Anesthesia management in a case of Turner syndrome with anti-NMDA limbic encephalitis and multiple co-morbidities for repair of fracture femur

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Korean J Anesthesiol. 2018;71(4):330-331
Publication date (electronic) : 2018 July 30
doi :
Department of Anesthesia and Critical Care, Maulana Azad Medical College and Lok Nayak Hospital, New Delhi, India
Corresponding author: Bhavna Gupta, MBBS, DA, DNB. Department of Anesthesia and Critical Care, Maulana Azad Medical College and Lok Nayak Hospital, Bahadur Shah Zafar Marg, Balmiki Basti, New Delhi 110002, India Tel: 91-8527686660, Fax: 91-1126853108 Email:
Received 2017 November 29; Revised 2017 December 7; Accepted 2018 February 26.

We present the case of a 65-year-old female, a known case of Turner syndrome with multiple co-morbidities, namely, long-standing coronary triple vessel disease, diabetes, hypertension, hypothyroidism, gastro-esophageal reflux disease, psychiatric illness, severe osteoporosis, and severe sensorineural hearing loss. She was scheduled to undergo repair of an intertrochanteric fracture of the femur. Evaluation of her symptoms revealed episodes of autonomic dysfunction in relation to stressful events and illness, characterized by hypotension and tachycardia, which were responsive to fluids. Her medications at the time included clopidogrel, ecosprin, ramipril, metoprolol, atorvastatin, quetiapine, zoledronic acid, vitamin D3, prednisolone, L-thyroxine, metformin, and multivitamins. She was admitted to the neurology department with complaints of hallucinations, memory disturbances, and agitation. During the course of her hospital stay, she experienced a fall in the bathroom that resulted in a fracture of the right femur. Her cerebrospinal fluid examination was within normal limits; magnetic resonance imaging of the brain revealed features suggestive of limbic encephalitis, and infectious etiologies and other possible causes of encephalitis were ruled out. Considering her background of Turner syndrome, an autoimmune workup was done. She was found to have anti-N-methyl D-aspartate receptor (NMDA) receptor limbic encephalitis; treatment was started with steroids and intravenous immunoglobulin therapy. Subsequently, she demonstrated marked improvement in symptomatology.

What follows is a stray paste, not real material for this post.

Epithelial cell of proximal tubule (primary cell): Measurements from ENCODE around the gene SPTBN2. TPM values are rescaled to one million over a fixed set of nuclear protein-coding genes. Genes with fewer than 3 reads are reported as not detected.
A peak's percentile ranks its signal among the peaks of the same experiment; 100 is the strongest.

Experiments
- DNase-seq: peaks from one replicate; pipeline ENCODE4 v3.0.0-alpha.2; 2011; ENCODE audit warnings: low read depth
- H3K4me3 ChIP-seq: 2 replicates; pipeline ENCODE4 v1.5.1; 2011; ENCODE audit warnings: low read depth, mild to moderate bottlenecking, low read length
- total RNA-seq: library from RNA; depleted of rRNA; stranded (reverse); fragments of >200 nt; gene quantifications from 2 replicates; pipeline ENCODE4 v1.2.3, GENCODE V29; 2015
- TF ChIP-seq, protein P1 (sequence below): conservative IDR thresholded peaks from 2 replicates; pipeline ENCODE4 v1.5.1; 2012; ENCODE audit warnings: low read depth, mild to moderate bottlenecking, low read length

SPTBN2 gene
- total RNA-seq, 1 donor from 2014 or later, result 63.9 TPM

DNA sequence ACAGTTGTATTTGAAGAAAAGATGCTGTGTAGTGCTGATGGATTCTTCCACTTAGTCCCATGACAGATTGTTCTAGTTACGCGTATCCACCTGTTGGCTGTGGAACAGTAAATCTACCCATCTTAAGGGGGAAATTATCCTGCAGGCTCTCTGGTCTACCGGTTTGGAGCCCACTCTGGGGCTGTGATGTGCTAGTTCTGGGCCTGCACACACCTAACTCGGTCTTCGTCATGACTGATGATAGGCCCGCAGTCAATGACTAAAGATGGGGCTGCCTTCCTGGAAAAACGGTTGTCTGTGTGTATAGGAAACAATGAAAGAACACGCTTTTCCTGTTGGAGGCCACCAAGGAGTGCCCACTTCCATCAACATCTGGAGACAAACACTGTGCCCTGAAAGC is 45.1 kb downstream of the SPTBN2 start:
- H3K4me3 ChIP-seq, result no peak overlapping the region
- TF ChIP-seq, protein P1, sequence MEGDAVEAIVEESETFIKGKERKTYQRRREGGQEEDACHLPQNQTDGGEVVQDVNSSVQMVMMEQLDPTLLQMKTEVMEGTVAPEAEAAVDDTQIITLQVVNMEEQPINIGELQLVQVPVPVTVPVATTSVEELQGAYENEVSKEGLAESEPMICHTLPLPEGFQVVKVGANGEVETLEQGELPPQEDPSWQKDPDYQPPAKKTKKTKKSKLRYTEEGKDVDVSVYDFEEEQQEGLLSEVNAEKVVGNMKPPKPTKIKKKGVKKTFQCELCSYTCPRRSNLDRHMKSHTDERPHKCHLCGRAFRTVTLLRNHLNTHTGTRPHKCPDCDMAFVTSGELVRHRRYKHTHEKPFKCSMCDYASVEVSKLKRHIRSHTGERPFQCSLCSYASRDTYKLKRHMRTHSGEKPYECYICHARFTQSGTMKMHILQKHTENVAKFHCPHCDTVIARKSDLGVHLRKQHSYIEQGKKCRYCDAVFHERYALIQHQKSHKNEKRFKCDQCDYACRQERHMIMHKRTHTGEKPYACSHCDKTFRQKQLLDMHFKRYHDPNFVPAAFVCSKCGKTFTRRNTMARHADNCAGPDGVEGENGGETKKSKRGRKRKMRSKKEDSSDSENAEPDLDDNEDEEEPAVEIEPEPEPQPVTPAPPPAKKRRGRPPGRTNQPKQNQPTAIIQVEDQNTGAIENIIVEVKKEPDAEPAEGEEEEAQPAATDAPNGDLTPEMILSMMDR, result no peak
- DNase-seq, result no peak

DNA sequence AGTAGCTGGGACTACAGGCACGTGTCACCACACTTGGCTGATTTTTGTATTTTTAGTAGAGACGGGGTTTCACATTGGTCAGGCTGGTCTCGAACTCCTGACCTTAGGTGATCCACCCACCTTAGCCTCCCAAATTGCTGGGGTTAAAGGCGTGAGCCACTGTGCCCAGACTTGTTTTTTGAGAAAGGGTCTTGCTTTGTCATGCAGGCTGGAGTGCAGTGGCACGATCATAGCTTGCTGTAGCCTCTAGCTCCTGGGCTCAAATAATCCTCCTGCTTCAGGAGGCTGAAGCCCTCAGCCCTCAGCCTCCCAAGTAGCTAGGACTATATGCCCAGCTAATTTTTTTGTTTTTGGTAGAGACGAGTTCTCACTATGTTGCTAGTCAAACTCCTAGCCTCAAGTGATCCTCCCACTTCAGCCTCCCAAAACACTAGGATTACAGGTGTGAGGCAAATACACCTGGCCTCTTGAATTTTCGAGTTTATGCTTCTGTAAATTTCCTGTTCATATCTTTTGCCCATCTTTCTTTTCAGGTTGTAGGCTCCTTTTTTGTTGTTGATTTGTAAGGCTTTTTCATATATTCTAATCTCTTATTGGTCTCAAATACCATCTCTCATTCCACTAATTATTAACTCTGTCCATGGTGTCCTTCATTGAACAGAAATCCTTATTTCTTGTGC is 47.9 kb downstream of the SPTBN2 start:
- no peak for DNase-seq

On examination, she was found to be short-statured (140 cm), weighing 48 kg, with webbed neck, and webbed toes. Her heart rate was 88 beats per minute, blood pressure 100/60 mmHg, respiratory rate 14 cycles per min, and peripheral oxygen saturation 97%. Auscultation of her chest revealed diffusely reduced air entry, particularly in the lung bases. Her biochemical investigations revealed the following: hemoglobin 11.2 g/dl and platelet count 220 × 109/L with high titers of anti-thyroid peroxidase, anti-thyroglobulin, and anti-NMDA antibodies; the results of other investigations (liver and kidney function tests, serum electrolytes etc.) were grossly within normal limits. High resolution computed tomography of her thorax suggested bilateral pleural effusion with adjacent subsegmental lung collapse and moderate pericardial effusion. The condition of the patient was explained to the patient’s relatives, and written informed consent was obtained. Clopidogrel was stopped seven days prior to surgery, and ramipril and metformin were stopped on the day of surgery.